It has been called alternatively the New Federalism and the Federalism Revolution by scholars and pundits alike, and it describes the large number of Supreme Court decisions in the last twenty-five years or so that have touched on the relationship between the federal government and the states. Many of these Commerce Clause, Tenth Amendment, and Eleventh Amendment cases suggest that the Court substantially limited the power of the federal government and expanded that of the states.
Despite what many saw as revolutionary shifts, two doctrines that provide great power to the federal government seem to have survived so far with little or no change: Congress's power under the Spending Clause to spur states to engage or refrain from engaging in certain conduct; and the federal courts' power under Ex parte Young to hear private parties' suits seeking to force state officials to follow federal law, including laws created under the Spending Clause. The combination of these two doctrines provides for significant federal power, the extent of which makes the doctrine's continued survival in the era of New Federalism surprising.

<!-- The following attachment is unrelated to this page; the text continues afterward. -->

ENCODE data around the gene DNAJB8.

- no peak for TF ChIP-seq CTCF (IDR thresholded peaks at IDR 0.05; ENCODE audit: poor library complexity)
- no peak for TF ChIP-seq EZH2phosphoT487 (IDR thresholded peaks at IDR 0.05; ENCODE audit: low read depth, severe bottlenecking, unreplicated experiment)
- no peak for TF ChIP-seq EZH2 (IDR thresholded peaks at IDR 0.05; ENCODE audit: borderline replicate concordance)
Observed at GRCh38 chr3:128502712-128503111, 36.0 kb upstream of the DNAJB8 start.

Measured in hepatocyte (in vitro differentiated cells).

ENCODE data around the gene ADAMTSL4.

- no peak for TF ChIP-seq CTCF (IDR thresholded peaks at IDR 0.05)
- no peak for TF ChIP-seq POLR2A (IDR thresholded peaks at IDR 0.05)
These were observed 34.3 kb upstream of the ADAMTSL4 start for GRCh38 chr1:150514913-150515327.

This article explores the extent of power the federal courts and Congress can exercise over the states through the use of those combined doctrines and suggests reasons the Court has not removed that power. The Court likely sees this expression of federal power as a check on the states, necessary to ensure the supremacy of federal law, maximize the efficient use of both federal and state power, and maximize accountability and the rule of law for both the states and the federal government.